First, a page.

Thanksgiving and football have become synonymous with each other since 1934. You can have one without the other, but together we become bigger, faster, stronger…more powerful.
Today is a special day, and no man exemplified this more than John Madden. As we know, the Hall of Fame head coach instituted the Turkey Leg Award, and in 1989 the late great Reggie White took a bite out of the inaugural drumstick.
Like “The Minister Of Defense,” the majority of Turkey Leg winners were regular pro-bowl players, if not hall of famers…but what about the other guys?
The guys that had their crowning moment in their professional career on Thanksgiving day.
When the Lion’s number 20, Barry Sanders retired after 98’, someone had to attempt to fill his cleats…and that was number 21, Greg Hill in 99’.
Playing second fiddle to some of the league’s all-timer’s wasn’t foreign to Greg Hill. Drafted in the first round out of Texas A&M, Hill played Robin to Marcus Allen’s Batman from 94’-97’ in Kansas City.
After leaving Arrowhead, Hill signed for the Rams in 98’, and quickly found himself behind the depth chart to a guy named Marshall Faulk.
So to Greg Hill, stepping in for Barry Sanders on November 25th, 1999 against the Chicago Bears was a piece of pumpkin pie (the saying ends with cake, but pie plays with the holiday theme).
Hill toted the rock 19 times for 68 yards on Turkey Day, and hit pay-dirt with a 29-yard run to the house.
Greg Hill was cut after the 1999 season, he played 6 years in the NFL, Detroit being his last stop…hoisting the gobbler’s leg was his final farewell performance.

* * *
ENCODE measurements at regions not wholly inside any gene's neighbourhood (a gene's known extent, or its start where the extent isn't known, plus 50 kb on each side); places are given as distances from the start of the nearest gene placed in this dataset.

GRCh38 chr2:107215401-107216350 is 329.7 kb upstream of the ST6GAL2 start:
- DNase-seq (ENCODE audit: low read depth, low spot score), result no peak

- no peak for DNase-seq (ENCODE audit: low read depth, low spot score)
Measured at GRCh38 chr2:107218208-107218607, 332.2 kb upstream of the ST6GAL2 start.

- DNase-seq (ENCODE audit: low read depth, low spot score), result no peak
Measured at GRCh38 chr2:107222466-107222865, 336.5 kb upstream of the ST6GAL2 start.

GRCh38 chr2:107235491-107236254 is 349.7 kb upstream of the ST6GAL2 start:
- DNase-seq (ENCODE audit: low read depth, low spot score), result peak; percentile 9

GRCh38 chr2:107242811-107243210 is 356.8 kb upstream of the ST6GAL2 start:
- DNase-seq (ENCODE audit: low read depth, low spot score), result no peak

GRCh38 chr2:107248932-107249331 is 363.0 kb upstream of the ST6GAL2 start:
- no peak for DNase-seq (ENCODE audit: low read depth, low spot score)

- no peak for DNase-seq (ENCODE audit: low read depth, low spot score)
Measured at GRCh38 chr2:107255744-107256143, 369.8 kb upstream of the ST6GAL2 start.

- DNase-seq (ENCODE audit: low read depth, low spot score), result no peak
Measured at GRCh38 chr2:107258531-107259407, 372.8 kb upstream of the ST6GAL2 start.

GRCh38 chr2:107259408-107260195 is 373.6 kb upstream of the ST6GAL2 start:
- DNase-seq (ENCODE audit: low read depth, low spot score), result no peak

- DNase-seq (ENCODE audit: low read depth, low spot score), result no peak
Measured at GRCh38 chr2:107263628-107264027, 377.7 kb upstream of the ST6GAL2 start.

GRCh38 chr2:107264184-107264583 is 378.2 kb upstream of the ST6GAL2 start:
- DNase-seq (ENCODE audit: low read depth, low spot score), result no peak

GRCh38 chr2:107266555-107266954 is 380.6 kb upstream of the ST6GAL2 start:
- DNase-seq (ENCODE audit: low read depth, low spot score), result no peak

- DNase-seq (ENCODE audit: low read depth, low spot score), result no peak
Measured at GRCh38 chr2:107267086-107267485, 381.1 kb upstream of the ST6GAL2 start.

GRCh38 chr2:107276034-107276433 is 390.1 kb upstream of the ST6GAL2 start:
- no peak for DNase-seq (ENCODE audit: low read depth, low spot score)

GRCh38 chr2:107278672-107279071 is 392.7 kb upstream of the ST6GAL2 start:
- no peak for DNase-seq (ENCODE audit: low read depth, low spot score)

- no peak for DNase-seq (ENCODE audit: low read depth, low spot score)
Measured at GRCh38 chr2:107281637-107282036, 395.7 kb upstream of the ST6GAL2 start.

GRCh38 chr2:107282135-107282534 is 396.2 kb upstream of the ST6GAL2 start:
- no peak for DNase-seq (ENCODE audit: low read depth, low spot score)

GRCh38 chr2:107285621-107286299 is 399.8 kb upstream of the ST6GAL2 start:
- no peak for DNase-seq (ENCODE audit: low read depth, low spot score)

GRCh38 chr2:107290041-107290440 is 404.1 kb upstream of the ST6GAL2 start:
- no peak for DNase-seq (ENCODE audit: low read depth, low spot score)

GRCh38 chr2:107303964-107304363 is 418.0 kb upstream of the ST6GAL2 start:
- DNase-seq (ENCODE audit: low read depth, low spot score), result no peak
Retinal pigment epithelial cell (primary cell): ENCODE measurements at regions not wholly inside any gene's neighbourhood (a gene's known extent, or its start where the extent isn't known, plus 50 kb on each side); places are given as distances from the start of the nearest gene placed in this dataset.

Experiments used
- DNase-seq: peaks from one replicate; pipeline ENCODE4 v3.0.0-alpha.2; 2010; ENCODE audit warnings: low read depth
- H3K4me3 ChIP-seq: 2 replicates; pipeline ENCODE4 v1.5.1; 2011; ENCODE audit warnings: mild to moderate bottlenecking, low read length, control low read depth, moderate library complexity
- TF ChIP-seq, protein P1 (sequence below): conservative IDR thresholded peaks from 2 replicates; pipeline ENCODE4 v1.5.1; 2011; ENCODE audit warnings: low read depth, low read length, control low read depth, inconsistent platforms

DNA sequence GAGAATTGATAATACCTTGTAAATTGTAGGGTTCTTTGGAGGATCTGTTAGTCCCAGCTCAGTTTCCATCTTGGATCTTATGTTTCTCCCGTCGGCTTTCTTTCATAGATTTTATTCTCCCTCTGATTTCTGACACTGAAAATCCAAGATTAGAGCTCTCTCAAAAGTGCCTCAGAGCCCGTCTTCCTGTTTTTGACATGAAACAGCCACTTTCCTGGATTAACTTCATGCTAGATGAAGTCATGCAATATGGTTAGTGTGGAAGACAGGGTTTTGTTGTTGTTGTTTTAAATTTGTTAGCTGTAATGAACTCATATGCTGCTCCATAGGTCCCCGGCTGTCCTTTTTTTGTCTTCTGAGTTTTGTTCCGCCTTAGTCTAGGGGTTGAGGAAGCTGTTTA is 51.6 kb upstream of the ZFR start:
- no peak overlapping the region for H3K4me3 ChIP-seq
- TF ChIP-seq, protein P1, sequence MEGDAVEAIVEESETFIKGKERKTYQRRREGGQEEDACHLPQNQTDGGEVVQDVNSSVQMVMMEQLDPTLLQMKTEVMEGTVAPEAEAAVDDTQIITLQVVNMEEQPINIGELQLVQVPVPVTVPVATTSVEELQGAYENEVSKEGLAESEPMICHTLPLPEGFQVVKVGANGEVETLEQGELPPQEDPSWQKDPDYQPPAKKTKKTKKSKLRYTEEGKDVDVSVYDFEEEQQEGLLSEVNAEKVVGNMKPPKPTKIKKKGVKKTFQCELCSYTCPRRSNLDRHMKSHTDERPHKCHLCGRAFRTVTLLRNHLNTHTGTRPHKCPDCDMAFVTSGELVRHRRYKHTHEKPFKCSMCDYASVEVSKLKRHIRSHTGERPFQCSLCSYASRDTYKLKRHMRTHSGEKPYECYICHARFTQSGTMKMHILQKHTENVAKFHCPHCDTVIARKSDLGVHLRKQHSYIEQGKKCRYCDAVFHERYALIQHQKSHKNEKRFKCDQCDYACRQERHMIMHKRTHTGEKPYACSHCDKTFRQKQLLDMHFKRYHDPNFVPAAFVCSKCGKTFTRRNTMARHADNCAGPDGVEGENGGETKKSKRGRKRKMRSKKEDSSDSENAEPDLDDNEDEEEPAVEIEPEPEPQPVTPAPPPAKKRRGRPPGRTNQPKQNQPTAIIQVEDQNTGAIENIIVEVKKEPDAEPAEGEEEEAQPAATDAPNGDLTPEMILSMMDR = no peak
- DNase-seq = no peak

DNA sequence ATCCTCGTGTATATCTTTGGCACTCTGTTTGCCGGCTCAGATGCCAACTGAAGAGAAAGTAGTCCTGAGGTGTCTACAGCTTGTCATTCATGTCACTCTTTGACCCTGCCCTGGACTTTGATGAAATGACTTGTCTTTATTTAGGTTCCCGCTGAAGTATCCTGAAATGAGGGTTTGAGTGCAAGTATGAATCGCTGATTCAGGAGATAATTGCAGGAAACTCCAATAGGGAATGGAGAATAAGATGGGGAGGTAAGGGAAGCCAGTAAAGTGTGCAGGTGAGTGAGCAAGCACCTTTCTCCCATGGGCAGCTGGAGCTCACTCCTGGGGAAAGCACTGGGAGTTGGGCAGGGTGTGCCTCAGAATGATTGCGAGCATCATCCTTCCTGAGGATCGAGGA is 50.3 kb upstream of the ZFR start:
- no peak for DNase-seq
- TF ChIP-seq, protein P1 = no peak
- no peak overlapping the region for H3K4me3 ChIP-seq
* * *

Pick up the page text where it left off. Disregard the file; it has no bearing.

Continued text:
Brett Perriman’s 1995 Thanksgiving was a snap shot of his season. The slot receiver from The U, had his best statistical year in 95’, and his best statistical game that T-Day.
Perriman was a key cog in the receiving core that complemented the Barry Sanders rushing attack. Split out wide with Johnnie Morton and Herman Moore, he had 12 catches, and added some gravy and dressing, in the form of two touchdowns against the Vikings.
Perriman had a 9 year stint in the NFL. He’s currently 4th all-time in receptions for the Lions.
The first back-up quarterback that I can remember who seemed to find himself on a roster strictly because he graduated from an Ivy League school was Jason Garrett.
In case you didn’t know, Garrett went to Princeton, and found himself 3rd on the depth chart in 94’ for the Cowboys. On November 24th, Troy Aikman had a sprained knee, and Rodney Peete had a banged up thumb, so the red-head from Pennsylvania got the nod.
After throwing an early interception, which is a prerequisite to be a below average back-up. Garrett piled on the passing yards, tallying over 300, and adding two touchdowns to go with it.
Garrett was just fired from the Giants earlier this week. Before that, he was let go as the Cowboys head coach in 2019. Sure, he technically won two Super Bowls as a player, but he didn’t play in those games.
His coaching career has mirrored his playing, he’s stuck around for a long time without actually being any good…but he’ll always have that one day he played, and played well in 94'...even if Reggie White ate his lunch, Garrett still managed to make a plate for himself on Thanksgiving.